Help from Above
Drones can Save Project Teams Time and Money. But Beware of the Unknown
BY CLAY DILLOW
PHOTO COURTESY OF 3D ROBOTICS, INC
Drones can save project teams time and money. But beware of the unknown.
Once just a remote-control toy for civilians, drones (also known as unmanned aerial vehicles, or UAVs) have matured into valuable project management tools. Their cameras provide project managers access to big-picture views of project sites, allowing project teams to more easily assess progress, identify risks and manage stakeholder expectations.
Global sales of commercial drones this year are projected to increase 84% over 2015 to US$481 million.
Source: Juniper Research
Potential project benefits go well beyond aerial photography, however. Organizations increasingly are turning to drones to boost data gathering and worker safety. Indian Railways deploys drones to help generate detailed construction site status reports more quickly for project sites across the country—which helps ensure those projects stay on schedule. Global mining giant Rio Tinto uses drones to inspect equipment and project sites, particularly in difficult-to-reach and dangerous areas that imperil human inspectors, and when larger tools (such as helicopters) would increase cost.
It's no surprise that global sales of commercial drones this year are projected to increase 84 percent over 2015 to US$481 million, according to Juniper Research. And according to PwC, the global market for drone-powered business solutions reached US$127.3 billion in 2015; infrastructure projects were the main contributing factor. Construction, civil engineering, oil and gas, and telecommunications are all fueling the growth, as these sectors leverage drones to drive efficiency.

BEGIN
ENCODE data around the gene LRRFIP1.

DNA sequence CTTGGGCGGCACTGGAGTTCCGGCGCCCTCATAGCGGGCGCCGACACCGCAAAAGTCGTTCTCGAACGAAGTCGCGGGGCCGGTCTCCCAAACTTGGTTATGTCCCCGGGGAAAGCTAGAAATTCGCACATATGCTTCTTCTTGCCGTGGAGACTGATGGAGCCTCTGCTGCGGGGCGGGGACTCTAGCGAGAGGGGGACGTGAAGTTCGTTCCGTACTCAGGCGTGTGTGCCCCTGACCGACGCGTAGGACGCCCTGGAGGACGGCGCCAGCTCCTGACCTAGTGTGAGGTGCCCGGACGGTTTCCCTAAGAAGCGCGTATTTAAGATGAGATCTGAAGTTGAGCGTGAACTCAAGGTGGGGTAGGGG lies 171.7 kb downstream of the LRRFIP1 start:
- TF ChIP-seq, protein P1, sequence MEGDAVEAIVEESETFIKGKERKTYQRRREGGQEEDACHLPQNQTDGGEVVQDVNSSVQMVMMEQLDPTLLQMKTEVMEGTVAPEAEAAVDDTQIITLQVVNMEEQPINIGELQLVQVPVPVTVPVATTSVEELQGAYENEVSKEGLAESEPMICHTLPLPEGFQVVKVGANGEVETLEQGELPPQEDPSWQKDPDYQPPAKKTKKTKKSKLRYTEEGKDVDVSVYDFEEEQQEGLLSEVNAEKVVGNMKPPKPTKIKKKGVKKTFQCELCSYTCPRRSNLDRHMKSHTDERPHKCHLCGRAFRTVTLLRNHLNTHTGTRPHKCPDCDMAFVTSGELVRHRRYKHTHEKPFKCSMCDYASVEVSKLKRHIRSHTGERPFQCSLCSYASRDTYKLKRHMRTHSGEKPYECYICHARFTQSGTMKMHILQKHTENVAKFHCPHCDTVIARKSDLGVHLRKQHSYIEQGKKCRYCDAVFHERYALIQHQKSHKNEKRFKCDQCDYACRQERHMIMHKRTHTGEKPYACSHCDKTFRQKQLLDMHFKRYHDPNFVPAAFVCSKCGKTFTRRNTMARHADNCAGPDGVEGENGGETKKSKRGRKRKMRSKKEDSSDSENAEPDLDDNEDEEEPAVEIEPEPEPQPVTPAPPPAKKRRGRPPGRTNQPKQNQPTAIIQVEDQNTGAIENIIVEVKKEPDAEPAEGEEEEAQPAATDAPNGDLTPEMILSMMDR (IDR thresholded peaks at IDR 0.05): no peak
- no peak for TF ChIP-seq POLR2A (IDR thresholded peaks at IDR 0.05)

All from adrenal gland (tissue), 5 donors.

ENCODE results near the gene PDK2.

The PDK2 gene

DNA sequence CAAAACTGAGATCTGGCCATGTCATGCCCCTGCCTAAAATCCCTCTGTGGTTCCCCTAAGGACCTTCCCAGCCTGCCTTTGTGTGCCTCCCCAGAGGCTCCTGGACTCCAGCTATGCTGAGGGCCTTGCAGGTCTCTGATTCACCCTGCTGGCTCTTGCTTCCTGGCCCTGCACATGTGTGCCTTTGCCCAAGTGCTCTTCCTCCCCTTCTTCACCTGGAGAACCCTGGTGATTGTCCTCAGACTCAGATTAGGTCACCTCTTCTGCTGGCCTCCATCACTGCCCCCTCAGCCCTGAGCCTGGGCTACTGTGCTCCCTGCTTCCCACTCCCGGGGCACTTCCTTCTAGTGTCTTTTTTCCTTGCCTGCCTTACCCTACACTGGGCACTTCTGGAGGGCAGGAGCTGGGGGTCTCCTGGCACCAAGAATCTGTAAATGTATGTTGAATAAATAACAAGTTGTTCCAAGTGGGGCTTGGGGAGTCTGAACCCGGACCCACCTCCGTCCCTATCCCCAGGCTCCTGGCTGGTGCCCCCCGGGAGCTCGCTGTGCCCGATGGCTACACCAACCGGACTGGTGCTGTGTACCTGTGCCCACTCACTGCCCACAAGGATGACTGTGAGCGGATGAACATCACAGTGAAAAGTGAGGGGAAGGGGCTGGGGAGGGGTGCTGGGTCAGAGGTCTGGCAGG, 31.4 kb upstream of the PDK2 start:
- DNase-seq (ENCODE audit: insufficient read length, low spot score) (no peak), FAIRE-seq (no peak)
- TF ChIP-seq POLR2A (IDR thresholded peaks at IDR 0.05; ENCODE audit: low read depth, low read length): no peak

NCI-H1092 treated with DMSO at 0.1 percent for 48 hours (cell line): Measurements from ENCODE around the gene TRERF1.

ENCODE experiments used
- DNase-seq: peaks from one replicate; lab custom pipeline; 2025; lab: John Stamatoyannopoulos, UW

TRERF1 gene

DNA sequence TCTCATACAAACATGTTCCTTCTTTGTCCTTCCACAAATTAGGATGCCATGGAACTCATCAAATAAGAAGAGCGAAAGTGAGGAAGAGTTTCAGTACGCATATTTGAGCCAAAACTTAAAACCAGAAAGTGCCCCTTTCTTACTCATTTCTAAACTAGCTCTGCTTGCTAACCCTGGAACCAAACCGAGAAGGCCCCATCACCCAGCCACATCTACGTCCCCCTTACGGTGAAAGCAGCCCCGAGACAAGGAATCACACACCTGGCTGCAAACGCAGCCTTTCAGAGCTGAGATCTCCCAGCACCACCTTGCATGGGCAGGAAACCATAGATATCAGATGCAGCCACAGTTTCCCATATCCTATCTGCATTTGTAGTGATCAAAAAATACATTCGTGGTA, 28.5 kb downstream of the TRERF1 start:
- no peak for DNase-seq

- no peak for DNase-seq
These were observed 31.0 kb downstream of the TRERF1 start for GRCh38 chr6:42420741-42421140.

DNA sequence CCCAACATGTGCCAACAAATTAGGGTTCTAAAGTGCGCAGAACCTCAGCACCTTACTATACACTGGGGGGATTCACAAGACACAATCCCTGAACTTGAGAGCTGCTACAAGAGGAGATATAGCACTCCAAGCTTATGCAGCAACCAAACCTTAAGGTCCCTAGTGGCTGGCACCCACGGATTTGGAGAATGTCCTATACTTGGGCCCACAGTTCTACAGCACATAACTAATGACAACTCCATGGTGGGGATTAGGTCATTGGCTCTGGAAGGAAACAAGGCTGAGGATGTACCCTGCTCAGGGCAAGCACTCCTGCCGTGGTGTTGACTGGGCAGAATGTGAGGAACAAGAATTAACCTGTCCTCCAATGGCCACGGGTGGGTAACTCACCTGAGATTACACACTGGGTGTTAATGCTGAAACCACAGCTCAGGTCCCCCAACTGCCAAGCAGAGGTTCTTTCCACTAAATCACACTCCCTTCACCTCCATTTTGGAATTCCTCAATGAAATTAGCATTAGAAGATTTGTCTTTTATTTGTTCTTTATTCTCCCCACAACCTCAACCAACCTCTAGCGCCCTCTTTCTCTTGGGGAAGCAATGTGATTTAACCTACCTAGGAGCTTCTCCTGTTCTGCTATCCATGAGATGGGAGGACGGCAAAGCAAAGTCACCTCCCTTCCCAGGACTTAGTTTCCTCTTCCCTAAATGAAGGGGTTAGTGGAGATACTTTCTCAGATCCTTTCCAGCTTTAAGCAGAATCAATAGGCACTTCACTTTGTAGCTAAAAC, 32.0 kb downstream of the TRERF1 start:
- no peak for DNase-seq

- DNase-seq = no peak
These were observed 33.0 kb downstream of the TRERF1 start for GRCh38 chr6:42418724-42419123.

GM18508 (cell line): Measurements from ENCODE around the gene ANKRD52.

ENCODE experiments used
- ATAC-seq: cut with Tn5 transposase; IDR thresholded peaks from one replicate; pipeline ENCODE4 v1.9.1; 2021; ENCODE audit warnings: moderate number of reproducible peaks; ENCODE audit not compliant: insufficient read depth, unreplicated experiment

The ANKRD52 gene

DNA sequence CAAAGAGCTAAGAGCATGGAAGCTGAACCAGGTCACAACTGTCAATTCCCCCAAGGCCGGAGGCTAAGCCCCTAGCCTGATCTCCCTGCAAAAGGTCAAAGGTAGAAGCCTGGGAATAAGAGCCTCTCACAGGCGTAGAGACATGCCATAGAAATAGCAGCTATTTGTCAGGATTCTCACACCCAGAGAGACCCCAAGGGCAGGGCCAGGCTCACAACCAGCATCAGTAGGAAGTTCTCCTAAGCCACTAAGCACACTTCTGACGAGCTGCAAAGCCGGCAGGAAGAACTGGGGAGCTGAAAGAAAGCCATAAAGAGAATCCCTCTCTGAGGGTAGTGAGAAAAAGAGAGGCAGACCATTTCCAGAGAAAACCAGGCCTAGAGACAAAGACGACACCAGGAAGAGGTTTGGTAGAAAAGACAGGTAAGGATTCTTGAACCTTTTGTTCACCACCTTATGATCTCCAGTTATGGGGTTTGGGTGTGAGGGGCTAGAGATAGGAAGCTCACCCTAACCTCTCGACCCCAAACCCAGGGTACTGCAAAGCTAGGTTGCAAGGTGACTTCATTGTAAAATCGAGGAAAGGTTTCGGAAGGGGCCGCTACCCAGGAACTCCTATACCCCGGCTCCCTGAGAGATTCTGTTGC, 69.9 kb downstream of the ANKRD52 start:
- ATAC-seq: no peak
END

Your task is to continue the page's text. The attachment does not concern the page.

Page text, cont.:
Yet the rapid adoption also presents unique challenges for project leaders, says Brett Hoffstadt, PMP, a project management and aerospace engineering consultant from Sacramento, California, USA who helps organizations integrate drones. Regulatory uncertainty and rapidly evolving technology mean drones fly project teams into uncharted territory and force them to prepare for unknowns.
“Drones have provided game-changing benefits for cost reductions, schedule compressions and quality improvements,” Mr. Hoffstadt says. “But there will be a lot of learning unique to each company and project.”
Organizations' attraction to drones is driven in part by an appetite for data, says Jesper Falk, market director and head of section for mapping and surveying at global engineering consulting firm COWI in Copenhagen, Denmark. When connected to the right mix of computing power and sensors, drones can provide project managers with deep insights to sharpen and speed decision-making and reduce project surprises.
A drone takes flight in Bulgaria.
For instance, temperature-sensing infrared cameras can detect weak spots in a building's insulation or leaks in plumbing or gas lines. Software tools can help project managers crunch that data into real-time project intelligence they've never had before.
“The benefit of drones on construction sites is that they are cost-effective compared to alternative methods,” Mr. Falk says. “You can collect data in the morning and submit the result at the end of the day; hence, the project manager has within a few hours an overview of the construction site in order to make the right decisions.”
What used to take human surveyors hours to complete can now be done in minutes with drones using algorithmic tools to measure volumes—of earth moved, of sand stockpiled, of concrete poured—and more efficiently allocate resources. Mr. Falk says COWI has found that time for surveying and processing has been cut to approximately 20 percent of the time the organization spent for these activities before it began to use drones.